School of Discipleship
February 17, 2018
Remembering ‘Sister Una’
February 17, 2018

This is where we are…then there is Lent

…To me a lot of what is consumed on social media is feeding a national appetite for bacchanal and confusion…. Image source:

by Dr Marlene Attzs Sooping-Chow

As I pen this column I am preparing myself psychologically for the fact that ‘d Carnival’, is almost over.  The sun will soon set on what has been dubbed “the greatest show on earth”—sentiment not shared by all, who can’t wait for it to be over!

Christians then usher in the Lenten ‘season’ which is also one of my favourite times of the year since Lent signals a period of renewal—an opportunity for introspection and ‘spring cleaning’ of the mind, body and soul.

Carnival has brought with it the usual set of controversies but also the distractions away from serious, sobering and at time depressing national issues. For example, governance is at an all-time low in my view— just follow the Police Service Commission search for a Police Commissioner debacle (roll eyes); crime continues to soar— I am afraid to check the latest count but I know it’s HIGH (roll eyes); and we pick up the daily papers to see various embassies issuing warnings to their compatriots hoping to visit T&T for carnival while murmurings of “plots to disrupt Carnival 2018” abound. We seem to be spiralling purposefully out of control.  But then there is Lent.

I read a recent newspaper report that Archbishop Jason Gordon was calling on the national community to “Fast from social media for Lent”. Interesting. I fully appreciate the intent of the call for abstaining from social media but I suspect fasting from social media would, for many Trinbagonians, not be a “fast” but rather it would be tantamount to suicide!

Just to be clear, social media refers to “… websites and applications that enable users to create and share content or to participate in social networking”. Included among these are the Facebook, Twitter, Instagram, Snapchap and WhatsApp, to name a few.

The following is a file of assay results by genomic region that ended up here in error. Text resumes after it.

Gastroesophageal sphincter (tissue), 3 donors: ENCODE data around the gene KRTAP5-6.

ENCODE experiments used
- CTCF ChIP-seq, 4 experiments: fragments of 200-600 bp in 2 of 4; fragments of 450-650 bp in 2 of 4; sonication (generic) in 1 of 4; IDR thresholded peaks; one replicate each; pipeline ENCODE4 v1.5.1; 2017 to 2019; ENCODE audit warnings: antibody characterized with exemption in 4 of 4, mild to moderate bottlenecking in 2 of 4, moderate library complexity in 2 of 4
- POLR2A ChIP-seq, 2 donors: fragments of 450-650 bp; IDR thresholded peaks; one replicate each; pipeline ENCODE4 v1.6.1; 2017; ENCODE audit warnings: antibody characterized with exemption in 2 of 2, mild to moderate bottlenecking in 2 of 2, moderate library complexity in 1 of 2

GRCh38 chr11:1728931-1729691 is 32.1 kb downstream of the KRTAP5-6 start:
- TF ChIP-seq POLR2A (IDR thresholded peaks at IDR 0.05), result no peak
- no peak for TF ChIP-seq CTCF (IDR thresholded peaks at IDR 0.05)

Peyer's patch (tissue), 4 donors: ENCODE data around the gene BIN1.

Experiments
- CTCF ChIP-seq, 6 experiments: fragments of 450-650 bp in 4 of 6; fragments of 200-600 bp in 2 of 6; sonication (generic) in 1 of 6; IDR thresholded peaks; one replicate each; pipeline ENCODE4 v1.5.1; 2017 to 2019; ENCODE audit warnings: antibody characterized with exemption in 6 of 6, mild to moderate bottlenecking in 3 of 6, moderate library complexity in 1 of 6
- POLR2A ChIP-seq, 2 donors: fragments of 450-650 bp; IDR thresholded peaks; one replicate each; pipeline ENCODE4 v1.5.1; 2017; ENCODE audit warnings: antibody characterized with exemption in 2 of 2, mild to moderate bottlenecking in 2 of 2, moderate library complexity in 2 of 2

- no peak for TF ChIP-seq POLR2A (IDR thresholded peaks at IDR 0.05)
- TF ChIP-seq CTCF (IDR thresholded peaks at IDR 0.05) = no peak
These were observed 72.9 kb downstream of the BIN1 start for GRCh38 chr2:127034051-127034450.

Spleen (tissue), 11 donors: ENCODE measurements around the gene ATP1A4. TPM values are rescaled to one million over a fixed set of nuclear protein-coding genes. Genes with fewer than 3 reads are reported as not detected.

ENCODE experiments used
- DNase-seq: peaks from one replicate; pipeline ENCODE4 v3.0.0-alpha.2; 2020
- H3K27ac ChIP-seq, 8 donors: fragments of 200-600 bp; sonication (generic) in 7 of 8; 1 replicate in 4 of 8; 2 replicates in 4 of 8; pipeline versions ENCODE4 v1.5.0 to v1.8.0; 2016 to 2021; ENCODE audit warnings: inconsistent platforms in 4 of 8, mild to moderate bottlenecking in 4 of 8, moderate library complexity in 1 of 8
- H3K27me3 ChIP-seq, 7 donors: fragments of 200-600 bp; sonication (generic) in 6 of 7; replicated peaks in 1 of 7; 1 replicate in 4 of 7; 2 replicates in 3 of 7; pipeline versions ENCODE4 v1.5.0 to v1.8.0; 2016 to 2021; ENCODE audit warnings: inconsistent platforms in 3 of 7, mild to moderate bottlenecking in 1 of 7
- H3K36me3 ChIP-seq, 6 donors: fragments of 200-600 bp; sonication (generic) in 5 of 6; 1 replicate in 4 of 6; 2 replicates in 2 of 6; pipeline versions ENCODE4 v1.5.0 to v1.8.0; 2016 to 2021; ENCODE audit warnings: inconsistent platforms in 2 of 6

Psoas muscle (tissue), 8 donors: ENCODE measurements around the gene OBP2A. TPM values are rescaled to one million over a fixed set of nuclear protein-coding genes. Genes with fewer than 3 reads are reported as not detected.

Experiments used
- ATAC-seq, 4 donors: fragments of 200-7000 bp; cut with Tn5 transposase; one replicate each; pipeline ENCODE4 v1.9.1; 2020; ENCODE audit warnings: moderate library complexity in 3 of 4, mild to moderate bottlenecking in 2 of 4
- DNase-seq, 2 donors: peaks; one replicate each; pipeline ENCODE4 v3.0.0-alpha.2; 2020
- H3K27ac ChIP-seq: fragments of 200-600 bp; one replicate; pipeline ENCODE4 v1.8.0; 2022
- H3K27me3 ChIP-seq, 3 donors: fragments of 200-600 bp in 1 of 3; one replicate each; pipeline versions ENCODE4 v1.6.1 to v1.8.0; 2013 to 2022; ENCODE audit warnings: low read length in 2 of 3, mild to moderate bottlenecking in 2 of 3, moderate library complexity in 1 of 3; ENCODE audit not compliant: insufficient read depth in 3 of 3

But there is good reason to support the suggestion. In a 2017 instalment of this column, I quoted Dr Eric Williams who famously quipped “Bacchanal and confusion cannot be the foundation of an orderly society”.  To me a lot of what is consumed on social media is feeding a national appetite for bacchanal and confusion.

I often voice the lamentation that we have become a ‘corbeaux-like’ country, taking delight in things ‘commessive’ and using Facebook, Instagram and the like, as the vehicles to fuel our tastes for the macabre and distasteful. Just to be clear, social media is a wonderful, useful invention that has made the world a global village allowing many persons to share ideas, perspectives, stories, and illuminate misdeeds on a variety of issues.

But along with the benefits of social media come the costs. We circulate with alacrity videos and photos of the latest bloody murder, the latest fatal road accident, gun-toting criminals and the like. Children are being raised on a diet of social media, from ‘WhatsApp-ing’ at all hours of the day and night to having Facebook and Instagram accounts that parents sometimes are unaware of.

I am in no way advocating that as a society we should not enjoy the benefits of the World Wide Web especially given my own constant use of the internet for work and leisure. That said, there is the need for moderation.

A contributor to Forbes Magazine of June 2017 suggested there are ‘6 Ways Social Media Affects Our Mental Health’. Among other things social media can be addictive, it can trigger more sadness (less well-being), can trigger jealousy (comparing oneself to the Joneses for example) and having more friends on social media doesn’t mean you’re more social.

One perspective is that we seek solace in social media to compensate for what is lacking in us as individuals and in our society. The goings-on that are negatively impacting our lives either on the political, governance, crime or economic fronts all propel us into an abyss of gloom. Social media, with its fake news, fake family values, fake morals and fake politics, gives us some sense of respite, however misguided and temporary.

But then there is Lent—an opportunity to break free from bacchanal and confusion.

As the sun sets on Carnival 2018, I congratulate ‘Voice’ (Aaron St Louis) on his accomplishments thus far and I thank him for sending a positive message not just to youth but to the entire country.  I also renew the call for this to be the ‘Year for love’. That’s just my point of view.